Condoms Provide Partial Protection Against HSV-2


BERLIN — Consistent use of condoms has a moderate protective effect against acquisition of herpes simplex virus 2, the leading cause of genital ulcer disease worldwide.

A recent pooled analysis of six prospective studies concluded that men and women who used condoms 100% of the time during sex had a 30% lower risk of HSV-2 acquisition than people who never used condoms, Dr. Laurence Le Cleach said at the annual congress of the European Academy of Dermatology and Venereology

The pooled analysis by investigators at the University of Washington, Seattle, showed that the relationship between condom usage and HSV-2 acquisition was roughly linear. Thus, individuals who used condoms one-quarter of the time they engaged in vaginal or anal intercourse had a 7% lower relative risk of HSV-2 acquisition than never users, while those who used condoms half the time had roughly a 15% risk reduction, noted Dr. Le Cleach of Central Hospital South in Corbeil-Essonnes, France.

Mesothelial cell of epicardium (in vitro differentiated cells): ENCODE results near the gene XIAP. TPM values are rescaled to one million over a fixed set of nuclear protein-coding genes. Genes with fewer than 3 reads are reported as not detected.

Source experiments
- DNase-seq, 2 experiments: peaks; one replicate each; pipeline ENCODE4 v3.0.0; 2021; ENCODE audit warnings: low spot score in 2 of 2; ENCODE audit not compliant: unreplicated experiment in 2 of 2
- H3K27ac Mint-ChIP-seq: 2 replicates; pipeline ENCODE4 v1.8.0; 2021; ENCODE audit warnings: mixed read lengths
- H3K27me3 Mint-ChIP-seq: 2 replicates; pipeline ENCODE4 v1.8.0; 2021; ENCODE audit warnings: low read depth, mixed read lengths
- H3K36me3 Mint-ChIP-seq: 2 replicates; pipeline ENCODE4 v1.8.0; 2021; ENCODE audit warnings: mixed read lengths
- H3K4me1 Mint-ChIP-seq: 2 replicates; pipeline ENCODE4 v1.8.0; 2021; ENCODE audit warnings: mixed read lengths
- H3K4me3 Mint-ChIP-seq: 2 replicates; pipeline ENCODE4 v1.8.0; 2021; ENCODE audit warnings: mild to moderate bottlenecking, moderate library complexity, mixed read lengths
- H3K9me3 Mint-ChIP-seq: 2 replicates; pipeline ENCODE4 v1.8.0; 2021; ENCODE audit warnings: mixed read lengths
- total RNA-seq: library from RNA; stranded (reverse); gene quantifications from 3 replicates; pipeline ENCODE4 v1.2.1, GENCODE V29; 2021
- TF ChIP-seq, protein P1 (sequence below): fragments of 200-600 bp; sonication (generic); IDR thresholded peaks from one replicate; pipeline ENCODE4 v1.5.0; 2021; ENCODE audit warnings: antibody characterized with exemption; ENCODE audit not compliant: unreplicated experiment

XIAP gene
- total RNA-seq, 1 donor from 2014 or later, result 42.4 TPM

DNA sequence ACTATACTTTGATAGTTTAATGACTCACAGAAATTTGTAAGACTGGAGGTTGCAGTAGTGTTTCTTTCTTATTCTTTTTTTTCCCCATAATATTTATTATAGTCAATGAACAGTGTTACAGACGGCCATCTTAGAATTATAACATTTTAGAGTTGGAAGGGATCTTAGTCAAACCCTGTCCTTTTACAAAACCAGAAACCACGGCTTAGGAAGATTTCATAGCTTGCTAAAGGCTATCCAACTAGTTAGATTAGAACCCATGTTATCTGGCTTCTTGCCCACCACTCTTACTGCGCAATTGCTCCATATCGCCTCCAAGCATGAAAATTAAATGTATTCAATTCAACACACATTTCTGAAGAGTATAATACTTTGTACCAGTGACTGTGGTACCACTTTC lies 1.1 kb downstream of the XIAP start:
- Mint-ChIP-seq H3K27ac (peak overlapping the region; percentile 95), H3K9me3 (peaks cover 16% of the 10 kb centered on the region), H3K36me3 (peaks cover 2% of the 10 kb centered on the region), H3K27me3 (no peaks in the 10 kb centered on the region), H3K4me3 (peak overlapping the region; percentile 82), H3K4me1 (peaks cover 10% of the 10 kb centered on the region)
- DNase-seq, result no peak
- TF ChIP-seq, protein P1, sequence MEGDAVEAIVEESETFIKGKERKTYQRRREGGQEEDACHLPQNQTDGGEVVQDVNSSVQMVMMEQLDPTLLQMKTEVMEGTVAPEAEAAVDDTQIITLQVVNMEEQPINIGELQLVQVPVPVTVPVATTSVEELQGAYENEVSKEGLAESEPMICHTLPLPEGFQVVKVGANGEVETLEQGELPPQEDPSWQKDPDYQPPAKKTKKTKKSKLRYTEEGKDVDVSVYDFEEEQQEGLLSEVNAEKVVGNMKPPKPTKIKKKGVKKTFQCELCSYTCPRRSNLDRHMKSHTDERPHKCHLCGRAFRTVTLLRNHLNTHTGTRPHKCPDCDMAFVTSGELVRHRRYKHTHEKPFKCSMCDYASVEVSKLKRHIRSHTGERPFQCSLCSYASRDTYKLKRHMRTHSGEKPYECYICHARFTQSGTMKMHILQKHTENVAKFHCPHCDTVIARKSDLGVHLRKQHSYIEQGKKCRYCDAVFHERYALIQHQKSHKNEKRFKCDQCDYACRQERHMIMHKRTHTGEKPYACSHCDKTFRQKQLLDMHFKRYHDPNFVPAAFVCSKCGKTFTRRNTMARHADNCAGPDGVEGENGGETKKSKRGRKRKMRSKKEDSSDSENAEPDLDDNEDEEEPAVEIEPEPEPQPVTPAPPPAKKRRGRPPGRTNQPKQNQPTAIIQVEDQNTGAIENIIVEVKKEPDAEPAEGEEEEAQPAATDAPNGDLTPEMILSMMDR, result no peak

The analysis included three HSV-2 candidate vaccine trials, an antiviral drug study, a behavioral intervention trial, and an observational study. Collectively, the studies involved 5,384 participants who were HSV-2–negative at baseline. During more than 2 million days of follow-up, 415 laboratory-confirmed cases of HSV-2 infection occurred (Arch. Intern. Med. 2009;169:1233-40).

The impetus for the pooled analysis was a report by a National Institute of Allergy and Infectious Diseases panel that there was insufficient evidence to conclude condoms protect against HSV-2 acquisition. Physician recommendations to both men and women in serodiscordant relationships that they consistently use condoms to reduce their risk of HSV-2 acquisition would have a substantial public health benefit, given the importance of asymptomatic viral shedding as a cause of HSV-2 transmission, she said.

The 30% reduction in risk of HSV-2 acquisition with consistent use of condoms is a considerably less robust protective effect than shown in other studies involving the use of condoms to protect against other sexually transmitted infections. It is thought that HIV is transmitted through contact with bodily fluids, while HSV-2 can be transmitted through skin-to-skin or skin-to-mucosa contact involving surfaces not covered by the condom.

Disclosures: None was reported.

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